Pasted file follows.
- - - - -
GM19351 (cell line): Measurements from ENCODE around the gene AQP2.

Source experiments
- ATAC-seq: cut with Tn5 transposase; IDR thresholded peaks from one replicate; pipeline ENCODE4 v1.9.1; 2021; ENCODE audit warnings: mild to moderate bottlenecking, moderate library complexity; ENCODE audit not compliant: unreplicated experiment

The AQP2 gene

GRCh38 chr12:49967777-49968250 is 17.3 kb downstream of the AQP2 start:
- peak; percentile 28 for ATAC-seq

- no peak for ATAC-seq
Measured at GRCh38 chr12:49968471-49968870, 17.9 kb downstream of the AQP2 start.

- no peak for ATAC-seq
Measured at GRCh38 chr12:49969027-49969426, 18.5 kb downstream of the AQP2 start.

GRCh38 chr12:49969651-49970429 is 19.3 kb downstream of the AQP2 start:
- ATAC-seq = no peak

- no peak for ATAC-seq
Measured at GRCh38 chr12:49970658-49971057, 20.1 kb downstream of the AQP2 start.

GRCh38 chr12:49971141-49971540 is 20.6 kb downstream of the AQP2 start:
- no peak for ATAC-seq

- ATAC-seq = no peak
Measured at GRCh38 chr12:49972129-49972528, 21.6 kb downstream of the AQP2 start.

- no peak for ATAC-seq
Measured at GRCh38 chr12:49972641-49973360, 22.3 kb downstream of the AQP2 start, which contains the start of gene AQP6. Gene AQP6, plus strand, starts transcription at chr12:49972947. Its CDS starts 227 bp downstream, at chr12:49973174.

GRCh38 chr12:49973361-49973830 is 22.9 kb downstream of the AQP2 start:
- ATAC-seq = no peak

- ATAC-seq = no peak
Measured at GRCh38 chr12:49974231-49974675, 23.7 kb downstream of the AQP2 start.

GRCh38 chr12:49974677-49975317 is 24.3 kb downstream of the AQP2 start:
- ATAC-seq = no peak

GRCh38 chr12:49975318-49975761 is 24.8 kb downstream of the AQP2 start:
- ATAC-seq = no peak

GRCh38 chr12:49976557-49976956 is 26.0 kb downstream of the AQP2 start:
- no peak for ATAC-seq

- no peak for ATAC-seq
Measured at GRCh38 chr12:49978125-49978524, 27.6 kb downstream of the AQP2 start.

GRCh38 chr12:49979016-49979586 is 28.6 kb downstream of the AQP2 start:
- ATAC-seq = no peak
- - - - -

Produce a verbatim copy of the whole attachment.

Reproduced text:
GM19351 (cell line): Measurements from ENCODE around the gene AQP2.

Source experiments
- ATAC-seq: cut with Tn5 transposase; IDR thresholded peaks from one replicate; pipeline ENCODE4 v1.9.1; 2021; ENCODE audit warnings: mild to moderate bottlenecking, moderate library complexity; ENCODE audit not compliant: unreplicated experiment

The AQP2 gene

GRCh38 chr12:49967777-49968250 is 17.3 kb downstream of the AQP2 start:
- peak; percentile 28 for ATAC-seq

- no peak for ATAC-seq
Measured at GRCh38 chr12:49968471-49968870, 17.9 kb downstream of the AQP2 start.

- no peak for ATAC-seq
Measured at GRCh38 chr12:49969027-49969426, 18.5 kb downstream of the AQP2 start.

GRCh38 chr12:49969651-49970429 is 19.3 kb downstream of the AQP2 start:
- ATAC-seq = no peak

- no peak for ATAC-seq
Measured at GRCh38 chr12:49970658-49971057, 20.1 kb downstream of the AQP2 start.

GRCh38 chr12:49971141-49971540 is 20.6 kb downstream of the AQP2 start:
- no peak for ATAC-seq

- ATAC-seq = no peak
Measured at GRCh38 chr12:49972129-49972528, 21.6 kb downstream of the AQP2 start.

- no peak for ATAC-seq
Measured at GRCh38 chr12:49972641-49973360, 22.3 kb downstream of the AQP2 start, which contains the start of gene AQP6. Gene AQP6, plus strand, starts transcription at chr12:49972947. Its CDS starts 227 bp downstream, at chr12:49973174.

GRCh38 chr12:49973361-49973830 is 22.9 kb downstream of the AQP2 start:
- ATAC-seq = no peak

- ATAC-seq = no peak
Measured at GRCh38 chr12:49974231-49974675, 23.7 kb downstream of the AQP2 start.

GRCh38 chr12:49974677-49975317 is 24.3 kb downstream of the AQP2 start:
- ATAC-seq = no peak

GRCh38 chr12:49975318-49975761 is 24.8 kb downstream of the AQP2 start:
- ATAC-seq = no peak

GRCh38 chr12:49976557-49976956 is 26.0 kb downstream of the AQP2 start:
- no peak for ATAC-seq

- no peak for ATAC-seq
Measured at GRCh38 chr12:49978125-49978524, 27.6 kb downstream of the AQP2 start.

GRCh38 chr12:49979016-49979586 is 28.6 kb downstream of the AQP2 start:
- ATAC-seq = no peak